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Editor’s Note

“Man’s Best Friend...”

Not just a sprawling history of a beloved celebrity dog, this biography by New Yorker staff writer Orlean is also a deeply touching tale of loyalty & love.
Alex P.
Scribd Editor
He believed the dog was immortal. So begins Susan Orlean’s sweeping, powerfully moving account of Rin Tin Tin’s journey from abandoned puppy to movie star and international icon. Spanning almost one hundred years of history, from the dog’s improbable discovery on a battlefield in 1918 to his tumultuous rise through Hollywood and beyond, Rin Tin Tin is a love story about “the mutual devotion between one man and one dog” (The Wall Street Journal) that is also a quintessentially American story of reinvention, a captivating exploration of our spiritual bond with animals, and a stirring meditation on mortality and immortality.

Topics: Hollywood, Adventurous, Dramatic, Dogs, Film, Animals, and Female Author

Published: Simon & Schuster on Sep 27, 2011
ISBN: 9781439190159
List price: $11.99
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Susan Orlean is a good writer and knows how to keep the story interesting.read more
Is this review helpful? Yes | NoThank you for your feedback.
Dog is cuteread more
Is this review helpful? Yes | NoThank you for your feedback.
I loved the book, was eager to read the story of Rin Tin Tin, did not know Susan and I also liked, I'll find other books of this author for this weekendread more
Is this review helpful? Yes | NoThank you for your feedback.
good idearead more
Is this review helpful? Yes | NoThank you for your feedback.
Really interestingread more
Is this review helpful? Yes | NoThank you for your feedback.
Interesting look at the Rin Tin Tin phenomenon from the silent film to talkies to the tv show. The book explores Rin Tin Tin’s original owner, Lee Duncan’s life, from at one point being abandoned by his mother in an orphanage to finding the German Shepherd puppies in a bombed out kennel in WWI Germany. Duncan’s attachment to the dog is extraordinary, so much so that at one point his first wife named the dog as correspondent in their divorce. Duncan’s determination to tell the story of the dog by knocking on doors in Hollywood and finally getting picked up by Warner Brothers is the typical Hollywood star discovery story but in this case, it was true. However, after the success of the films, the stories did not transition as well to the sound era but Duncan never seemed to give up. He continued breeding the dogs, looking for another that had the personality of the first, but never seeming to find it, and eventually died broke. He always wanted to tell the original story of the finding of Rin Tin Tin in that bombed out kennel and Rin Tin Tin's rise to fame but never got to. The story transitions to Herbert Leonard who produced the Rin Tin Tin tv series and always wanted to produce another tv series once the original one was cancelled. Then there is Daphne Hereford, who started with 4 puppies who were descendents of the original Rin Tin Tin and who is continuing the blood line with Rin Tin Tin XII. It is a fascinating story as the author visited many of the locations where Rin Tin Tin and/or Duncan were connected to the small town in France where Duncan found the puppy to the Corriganville ranch where the tv series was shot to the Riverside library where all of Duncan's papers from his "Memory Room" are stored. Interviews with Duncan’s daughter and those involved in the tv series as well as Daphne Hereford gives the book a well-rounded look at the story of Rin Tin Tin from WWI to the present day. I found the initial part on the original Rin Tin Tin the most interesting as well as Duncan’s persistent in keeping the legend of Rin Tin Tin alive. Once the book got into the television series, it seemed the people involved were more concerned about making money than preserving the Rin Tin Tin legacy. Additionally the book did wander off into the history of dogs in American homes in the 20th century, some of which had no relation to the Rin Tin Tin story at all and could have been covered in another book. Additionally, I would have liked lots more photographs as they were barely existent in the book. A complete filmography, tv list of all the appearances Rin Tin Tin or dogs called Rin Tin Tin would have also made the book more complete.read more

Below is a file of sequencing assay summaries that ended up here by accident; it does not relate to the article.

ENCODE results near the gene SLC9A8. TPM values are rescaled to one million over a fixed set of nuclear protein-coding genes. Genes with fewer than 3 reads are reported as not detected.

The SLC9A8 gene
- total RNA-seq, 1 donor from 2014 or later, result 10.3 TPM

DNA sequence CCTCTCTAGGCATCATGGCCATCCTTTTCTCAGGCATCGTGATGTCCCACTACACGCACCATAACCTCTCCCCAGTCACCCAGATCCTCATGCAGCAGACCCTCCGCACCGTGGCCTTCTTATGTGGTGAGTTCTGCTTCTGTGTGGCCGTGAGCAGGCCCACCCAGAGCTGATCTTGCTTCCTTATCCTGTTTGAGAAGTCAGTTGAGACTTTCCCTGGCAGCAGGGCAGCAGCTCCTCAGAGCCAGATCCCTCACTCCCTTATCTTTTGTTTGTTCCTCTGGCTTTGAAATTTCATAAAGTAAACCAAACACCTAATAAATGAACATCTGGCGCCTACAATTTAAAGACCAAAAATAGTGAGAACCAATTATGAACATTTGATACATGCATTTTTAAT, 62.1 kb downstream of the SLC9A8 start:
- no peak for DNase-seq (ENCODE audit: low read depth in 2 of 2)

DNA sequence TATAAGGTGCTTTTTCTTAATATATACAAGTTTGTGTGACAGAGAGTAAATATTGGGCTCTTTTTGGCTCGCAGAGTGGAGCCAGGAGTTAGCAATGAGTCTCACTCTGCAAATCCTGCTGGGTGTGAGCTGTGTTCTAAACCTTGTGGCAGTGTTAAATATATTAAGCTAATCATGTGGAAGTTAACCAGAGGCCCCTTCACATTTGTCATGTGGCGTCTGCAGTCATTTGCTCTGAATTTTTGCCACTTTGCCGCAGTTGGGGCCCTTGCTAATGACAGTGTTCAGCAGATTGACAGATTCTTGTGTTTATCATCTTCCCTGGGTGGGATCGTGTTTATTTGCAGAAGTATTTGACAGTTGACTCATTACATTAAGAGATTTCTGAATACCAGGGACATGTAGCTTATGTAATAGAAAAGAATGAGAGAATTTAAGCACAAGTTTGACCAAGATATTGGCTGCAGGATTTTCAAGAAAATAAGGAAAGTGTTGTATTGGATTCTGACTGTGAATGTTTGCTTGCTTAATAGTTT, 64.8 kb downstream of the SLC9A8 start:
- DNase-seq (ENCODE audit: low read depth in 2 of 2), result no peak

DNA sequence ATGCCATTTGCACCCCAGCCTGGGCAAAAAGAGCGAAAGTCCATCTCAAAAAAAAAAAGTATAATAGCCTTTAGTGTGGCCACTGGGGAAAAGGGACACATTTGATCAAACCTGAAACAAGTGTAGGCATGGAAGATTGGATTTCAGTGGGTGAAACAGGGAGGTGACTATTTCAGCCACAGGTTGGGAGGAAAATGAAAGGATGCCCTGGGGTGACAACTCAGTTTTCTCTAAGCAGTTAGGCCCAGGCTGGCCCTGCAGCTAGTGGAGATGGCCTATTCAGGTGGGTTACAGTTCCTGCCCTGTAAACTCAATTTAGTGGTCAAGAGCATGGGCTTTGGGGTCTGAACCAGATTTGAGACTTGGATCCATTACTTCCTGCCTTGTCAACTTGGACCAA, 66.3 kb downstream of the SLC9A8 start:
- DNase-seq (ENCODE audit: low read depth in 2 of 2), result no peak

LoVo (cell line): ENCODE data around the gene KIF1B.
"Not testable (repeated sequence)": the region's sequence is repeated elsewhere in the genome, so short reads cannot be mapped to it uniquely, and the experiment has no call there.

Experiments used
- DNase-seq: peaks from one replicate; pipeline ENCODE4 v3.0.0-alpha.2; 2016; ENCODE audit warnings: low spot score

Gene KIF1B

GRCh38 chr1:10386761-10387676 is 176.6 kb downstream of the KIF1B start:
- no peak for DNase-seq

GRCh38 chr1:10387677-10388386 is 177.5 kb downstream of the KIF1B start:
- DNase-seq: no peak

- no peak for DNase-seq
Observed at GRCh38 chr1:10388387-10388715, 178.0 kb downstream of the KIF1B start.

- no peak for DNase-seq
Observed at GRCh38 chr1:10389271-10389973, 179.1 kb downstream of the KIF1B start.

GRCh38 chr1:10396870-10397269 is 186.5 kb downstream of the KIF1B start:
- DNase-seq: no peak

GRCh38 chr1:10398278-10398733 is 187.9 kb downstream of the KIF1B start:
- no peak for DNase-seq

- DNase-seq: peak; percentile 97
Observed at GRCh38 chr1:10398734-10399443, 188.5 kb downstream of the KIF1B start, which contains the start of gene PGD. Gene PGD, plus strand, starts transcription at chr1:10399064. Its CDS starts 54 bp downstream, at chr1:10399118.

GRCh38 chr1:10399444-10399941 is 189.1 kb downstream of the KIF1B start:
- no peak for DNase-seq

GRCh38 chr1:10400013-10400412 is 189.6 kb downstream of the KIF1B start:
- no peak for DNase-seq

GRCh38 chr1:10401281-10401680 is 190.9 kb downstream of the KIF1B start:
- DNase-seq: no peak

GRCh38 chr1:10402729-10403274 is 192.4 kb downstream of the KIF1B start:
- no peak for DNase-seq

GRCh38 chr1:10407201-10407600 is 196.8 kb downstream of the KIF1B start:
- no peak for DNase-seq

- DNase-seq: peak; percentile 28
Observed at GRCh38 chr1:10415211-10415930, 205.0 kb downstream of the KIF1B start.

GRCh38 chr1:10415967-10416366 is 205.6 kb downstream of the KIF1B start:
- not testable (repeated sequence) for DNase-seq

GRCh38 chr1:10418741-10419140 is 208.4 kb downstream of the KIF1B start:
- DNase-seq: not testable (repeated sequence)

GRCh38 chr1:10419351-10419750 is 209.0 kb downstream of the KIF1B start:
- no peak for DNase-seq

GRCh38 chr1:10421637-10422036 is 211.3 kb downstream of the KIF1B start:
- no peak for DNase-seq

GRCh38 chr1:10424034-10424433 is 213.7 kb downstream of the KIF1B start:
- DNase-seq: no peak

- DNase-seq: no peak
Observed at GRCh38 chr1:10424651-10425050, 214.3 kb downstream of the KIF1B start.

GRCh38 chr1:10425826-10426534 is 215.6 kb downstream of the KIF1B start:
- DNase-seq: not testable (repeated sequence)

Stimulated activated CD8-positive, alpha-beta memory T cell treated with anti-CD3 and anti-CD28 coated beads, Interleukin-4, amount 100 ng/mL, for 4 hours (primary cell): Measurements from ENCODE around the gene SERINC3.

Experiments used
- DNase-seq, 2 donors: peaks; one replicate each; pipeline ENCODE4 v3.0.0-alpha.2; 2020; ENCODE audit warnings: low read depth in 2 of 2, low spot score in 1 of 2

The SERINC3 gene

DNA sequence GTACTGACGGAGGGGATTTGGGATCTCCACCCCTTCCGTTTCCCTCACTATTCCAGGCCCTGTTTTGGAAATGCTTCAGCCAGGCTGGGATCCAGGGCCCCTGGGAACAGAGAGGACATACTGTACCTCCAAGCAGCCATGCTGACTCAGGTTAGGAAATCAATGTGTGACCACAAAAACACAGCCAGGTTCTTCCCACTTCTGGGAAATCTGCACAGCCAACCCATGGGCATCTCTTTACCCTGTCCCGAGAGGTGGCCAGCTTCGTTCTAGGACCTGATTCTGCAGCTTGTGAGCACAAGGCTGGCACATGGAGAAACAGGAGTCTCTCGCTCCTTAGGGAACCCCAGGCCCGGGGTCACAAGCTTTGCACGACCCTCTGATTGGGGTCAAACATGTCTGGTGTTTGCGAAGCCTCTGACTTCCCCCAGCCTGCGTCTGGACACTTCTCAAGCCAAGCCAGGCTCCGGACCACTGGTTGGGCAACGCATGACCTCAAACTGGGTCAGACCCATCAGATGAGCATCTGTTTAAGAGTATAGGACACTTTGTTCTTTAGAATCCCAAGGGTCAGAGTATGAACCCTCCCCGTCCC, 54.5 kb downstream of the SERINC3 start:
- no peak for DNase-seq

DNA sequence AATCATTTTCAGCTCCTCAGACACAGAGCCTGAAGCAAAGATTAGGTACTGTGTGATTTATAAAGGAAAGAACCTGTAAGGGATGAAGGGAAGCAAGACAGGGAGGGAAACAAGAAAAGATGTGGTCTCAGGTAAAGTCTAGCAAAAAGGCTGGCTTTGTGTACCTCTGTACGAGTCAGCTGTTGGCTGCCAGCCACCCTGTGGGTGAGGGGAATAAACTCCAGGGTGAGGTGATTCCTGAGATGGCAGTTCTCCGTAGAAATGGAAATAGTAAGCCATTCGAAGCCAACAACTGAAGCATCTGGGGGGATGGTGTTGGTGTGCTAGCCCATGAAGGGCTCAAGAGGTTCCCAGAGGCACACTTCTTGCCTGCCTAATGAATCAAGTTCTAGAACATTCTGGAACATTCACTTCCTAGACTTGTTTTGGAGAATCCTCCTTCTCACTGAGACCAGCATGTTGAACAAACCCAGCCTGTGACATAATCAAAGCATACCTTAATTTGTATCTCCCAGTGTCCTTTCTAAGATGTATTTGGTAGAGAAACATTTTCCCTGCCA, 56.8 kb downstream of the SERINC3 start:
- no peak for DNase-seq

Is this review helpful? Yes | NoThank you for your feedback.
What baby boomer doesn't remember Rin Tin Tin from the early days of television? That & the fact that I really liked Orlean's book, The Orchid Thief drew me to this book. The story of the original Rin Tin Tin being found in war-torn France during World War I is interesting, but even more interesting is the affect of the dog (and his subsequent incarnations) on his owner and others who were involved in advancing the dog's legend.The book falls apart at the end as the author tried to ferret out all of today's connections to "Rinty," but the first two-thirds of the book are fascinating.read more
Is this review helpful? Yes | NoThank you for your feedback.
I've liked other books by Orlean much better. There wasn't so much meat here as I expected, somehow. The official story of Rin Tin Tin is odd, full of half-truths and outright lies, strange characters and broken hearts. There's nothing cheerful anywhere- not the dogs, not the owners, not the companies promoting same. I liked the original story of how the original puppy was found, but the rest was pretty grim reading.read more